Describe languages of Nepal. (Short Answer)
Ans: Nepal is a linguistically diverse country with more than 123 languages spoken by different ethnic groups. The official language of Nepal is Nepali. It is spoken by the majority of the population. However, there are many other languages spoken in various regions of the country.
Some of the major languages spoken in Nepal, apart from Nepali, include:
- Maithili: Spoken in the eastern Terai region.
- Bhojpuri: Spoken in the southern Terai region
- Tharu: Spoken in the Terai region.
- Tamang: Spoken in the hilly regions.
- Newari: Spoken in the Kathmandu Valley.
These are just a few examples, and there are many more languages spoken in Nepal.
Discuss the languages spoken in Nepal. (Long Answer)
Answer: Nepal has linguistic diversity, highlighting the fact that there are over 123 languages spoken as mother tongues by 125 ethnic groups. Nepali is the most widely used language, followed by Maithili.
However, most languages in Nepal are endangered, with only a few having a significant number of speakers. The constitution of Nepal recognizes all languages spoken in the country, and Nepali serves as a lingua franca for communication among different ethnic groups.
Nepal is a multilingual country with a diverse range of languages spoken by different ethnic groups. According to the 2011 National Census, there are 123 languages spoken as mother tongues in Nepal, but the count has since increased to 129 with the discovery of six additional languages.
The most widely spoken language in Nepal is Nepali, which is spoken by 44.64% of the population as their first language . Maithili is the second most spoken language, with 11.67% of the population speaking it . Both Nepali and Maithili are recognized as national languages in Nepal.
The majority of languages in Nepal belong to the Indo-Aryan and Sino-Tibetan language families. Nepali, the official language of the nation, belongs to the Indo-Aryan language family.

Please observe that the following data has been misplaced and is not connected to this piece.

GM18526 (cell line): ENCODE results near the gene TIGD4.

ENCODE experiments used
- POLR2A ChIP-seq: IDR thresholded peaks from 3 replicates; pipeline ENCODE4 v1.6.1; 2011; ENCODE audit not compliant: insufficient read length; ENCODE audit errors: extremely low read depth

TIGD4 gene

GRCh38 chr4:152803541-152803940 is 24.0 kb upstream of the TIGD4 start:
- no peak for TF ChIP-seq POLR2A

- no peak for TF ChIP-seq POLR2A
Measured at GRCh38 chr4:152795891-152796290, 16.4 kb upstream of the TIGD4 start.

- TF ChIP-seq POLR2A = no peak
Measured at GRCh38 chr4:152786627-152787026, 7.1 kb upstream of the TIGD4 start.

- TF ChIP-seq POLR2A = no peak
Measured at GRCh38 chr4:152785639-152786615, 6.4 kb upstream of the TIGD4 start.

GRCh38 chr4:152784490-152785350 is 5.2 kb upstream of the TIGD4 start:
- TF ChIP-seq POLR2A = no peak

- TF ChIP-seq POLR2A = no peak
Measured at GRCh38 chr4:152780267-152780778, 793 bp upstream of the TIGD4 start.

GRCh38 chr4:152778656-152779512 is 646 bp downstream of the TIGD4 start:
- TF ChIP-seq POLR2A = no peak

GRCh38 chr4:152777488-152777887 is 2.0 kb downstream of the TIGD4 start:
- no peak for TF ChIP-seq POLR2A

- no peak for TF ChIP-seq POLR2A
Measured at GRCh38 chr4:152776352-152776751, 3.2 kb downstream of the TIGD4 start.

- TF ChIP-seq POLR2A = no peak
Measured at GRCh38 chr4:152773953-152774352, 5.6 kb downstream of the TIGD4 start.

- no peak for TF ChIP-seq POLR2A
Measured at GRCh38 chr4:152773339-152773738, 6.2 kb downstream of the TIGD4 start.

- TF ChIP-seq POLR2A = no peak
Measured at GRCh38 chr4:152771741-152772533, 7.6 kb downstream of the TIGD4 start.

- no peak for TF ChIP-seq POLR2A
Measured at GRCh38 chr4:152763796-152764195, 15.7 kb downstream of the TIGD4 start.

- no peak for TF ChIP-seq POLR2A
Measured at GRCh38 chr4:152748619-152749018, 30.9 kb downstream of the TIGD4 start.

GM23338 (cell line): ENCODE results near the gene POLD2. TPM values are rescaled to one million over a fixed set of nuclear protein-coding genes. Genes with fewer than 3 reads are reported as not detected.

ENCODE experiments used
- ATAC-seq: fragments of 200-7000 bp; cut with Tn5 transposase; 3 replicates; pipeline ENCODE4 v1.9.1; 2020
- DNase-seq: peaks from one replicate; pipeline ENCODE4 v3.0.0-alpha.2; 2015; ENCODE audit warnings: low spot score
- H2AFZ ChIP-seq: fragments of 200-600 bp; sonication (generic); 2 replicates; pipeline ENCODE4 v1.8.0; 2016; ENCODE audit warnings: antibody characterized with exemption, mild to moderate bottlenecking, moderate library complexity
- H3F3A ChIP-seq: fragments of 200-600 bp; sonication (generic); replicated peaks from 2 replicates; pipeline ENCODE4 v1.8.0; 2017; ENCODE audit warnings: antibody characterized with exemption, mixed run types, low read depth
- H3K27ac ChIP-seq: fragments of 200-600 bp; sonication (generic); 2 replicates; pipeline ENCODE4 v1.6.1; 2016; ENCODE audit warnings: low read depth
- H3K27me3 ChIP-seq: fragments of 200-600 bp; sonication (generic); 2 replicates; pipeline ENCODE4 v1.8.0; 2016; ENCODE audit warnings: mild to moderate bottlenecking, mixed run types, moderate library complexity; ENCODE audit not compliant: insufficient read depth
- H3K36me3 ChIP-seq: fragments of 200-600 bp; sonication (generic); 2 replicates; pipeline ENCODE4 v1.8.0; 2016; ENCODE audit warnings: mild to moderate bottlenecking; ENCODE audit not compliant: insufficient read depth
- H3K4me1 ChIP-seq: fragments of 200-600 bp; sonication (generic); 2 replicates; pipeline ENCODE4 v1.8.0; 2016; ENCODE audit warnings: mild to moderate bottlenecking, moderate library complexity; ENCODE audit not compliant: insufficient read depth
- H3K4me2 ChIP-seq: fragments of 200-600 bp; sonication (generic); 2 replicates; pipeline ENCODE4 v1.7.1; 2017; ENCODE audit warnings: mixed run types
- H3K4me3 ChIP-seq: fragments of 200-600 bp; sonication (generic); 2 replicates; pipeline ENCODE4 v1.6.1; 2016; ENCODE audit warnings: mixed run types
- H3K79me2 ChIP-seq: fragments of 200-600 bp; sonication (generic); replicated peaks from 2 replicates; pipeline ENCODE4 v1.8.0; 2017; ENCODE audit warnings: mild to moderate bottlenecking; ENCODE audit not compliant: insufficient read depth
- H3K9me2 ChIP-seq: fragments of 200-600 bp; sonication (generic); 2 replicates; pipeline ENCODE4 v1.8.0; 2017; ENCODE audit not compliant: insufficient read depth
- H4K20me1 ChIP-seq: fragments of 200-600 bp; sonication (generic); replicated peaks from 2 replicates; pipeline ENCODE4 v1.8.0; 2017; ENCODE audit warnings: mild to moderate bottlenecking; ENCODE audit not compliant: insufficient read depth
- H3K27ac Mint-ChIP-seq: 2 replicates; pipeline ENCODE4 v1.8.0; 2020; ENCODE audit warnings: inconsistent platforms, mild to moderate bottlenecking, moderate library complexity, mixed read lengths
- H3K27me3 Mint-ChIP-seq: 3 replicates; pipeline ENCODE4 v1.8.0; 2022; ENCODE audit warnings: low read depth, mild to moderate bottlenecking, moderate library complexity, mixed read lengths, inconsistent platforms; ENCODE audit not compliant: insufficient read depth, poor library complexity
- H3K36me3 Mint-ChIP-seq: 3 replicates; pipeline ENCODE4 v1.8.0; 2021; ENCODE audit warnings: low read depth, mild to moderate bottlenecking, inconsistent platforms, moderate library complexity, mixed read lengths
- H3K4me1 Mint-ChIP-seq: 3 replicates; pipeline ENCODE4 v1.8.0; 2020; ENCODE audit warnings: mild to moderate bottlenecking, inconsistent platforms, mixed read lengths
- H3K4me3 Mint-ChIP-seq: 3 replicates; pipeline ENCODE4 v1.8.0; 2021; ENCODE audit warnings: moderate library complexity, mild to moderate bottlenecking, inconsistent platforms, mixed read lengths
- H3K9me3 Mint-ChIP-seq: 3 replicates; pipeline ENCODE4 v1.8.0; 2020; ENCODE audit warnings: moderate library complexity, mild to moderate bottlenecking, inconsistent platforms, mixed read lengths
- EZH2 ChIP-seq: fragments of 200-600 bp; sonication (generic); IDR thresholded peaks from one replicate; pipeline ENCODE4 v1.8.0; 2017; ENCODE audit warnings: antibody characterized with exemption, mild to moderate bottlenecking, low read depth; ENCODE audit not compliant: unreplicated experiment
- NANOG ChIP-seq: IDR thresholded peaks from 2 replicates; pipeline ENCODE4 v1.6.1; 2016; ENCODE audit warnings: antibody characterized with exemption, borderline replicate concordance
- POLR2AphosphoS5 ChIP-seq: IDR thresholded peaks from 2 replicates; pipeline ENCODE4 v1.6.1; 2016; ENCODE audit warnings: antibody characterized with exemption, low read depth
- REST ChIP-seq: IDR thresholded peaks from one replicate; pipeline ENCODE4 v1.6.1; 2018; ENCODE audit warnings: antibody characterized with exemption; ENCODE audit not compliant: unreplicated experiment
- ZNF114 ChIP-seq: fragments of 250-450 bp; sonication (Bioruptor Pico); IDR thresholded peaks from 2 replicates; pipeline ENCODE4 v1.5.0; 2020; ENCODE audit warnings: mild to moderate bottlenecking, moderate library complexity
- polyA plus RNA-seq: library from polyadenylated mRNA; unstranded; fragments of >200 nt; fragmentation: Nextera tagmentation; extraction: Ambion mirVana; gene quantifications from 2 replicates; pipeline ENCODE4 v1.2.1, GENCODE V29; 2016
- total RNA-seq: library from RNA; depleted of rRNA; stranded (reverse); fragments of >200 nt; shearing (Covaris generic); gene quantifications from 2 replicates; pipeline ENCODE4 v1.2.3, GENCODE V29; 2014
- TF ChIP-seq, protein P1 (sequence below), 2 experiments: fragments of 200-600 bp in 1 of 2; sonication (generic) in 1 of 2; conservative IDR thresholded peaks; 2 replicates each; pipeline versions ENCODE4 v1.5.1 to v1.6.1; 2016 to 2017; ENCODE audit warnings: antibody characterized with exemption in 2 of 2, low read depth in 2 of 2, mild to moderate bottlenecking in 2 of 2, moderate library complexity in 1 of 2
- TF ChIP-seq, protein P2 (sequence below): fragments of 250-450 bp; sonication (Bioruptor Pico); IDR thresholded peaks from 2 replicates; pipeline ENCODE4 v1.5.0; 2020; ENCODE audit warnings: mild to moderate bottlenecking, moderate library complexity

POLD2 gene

It is important to note that many of the languages in Nepal are endangered, with only 19 of the 129 languages having more than 100,000 speakers. Some languages, like Chepang, Kusunda, Tilung, and Dura, are on the verge of extinction due to the small number of speakers.
The 2019 annual report of the Language Commission of Nepal added six new languages to the list, including Rana Tharu, Nar Phu, Chum (Syaar), Nubri (Larke), Poike, and Serake . These languages are spoken in different regions of Nepal.
The linguistic diversity in Nepal is closely linked to the cultural and biodiversity of the country. The census of 2011 listed 123 languages, with 32 more languages compared to the census of 2001. Some languages, such as Athpariya, Lhopa, Dolpali, Lhomi, Sonaha, Manange, Phangduali, Surel, Malpande, Kurmali, Kagate, Dzonkha, and Bankariya, were missing in the 2001 census but were added in the 2011 census.
Overall, Nepal’s languages can be categorized into four language families: Indo-Aryan, Sino-Tibetan, Austro-Asiatic, and Dravidian. Additionally, Kusunda is categorized as a language isolate, meaning it has no known relationship to any other language.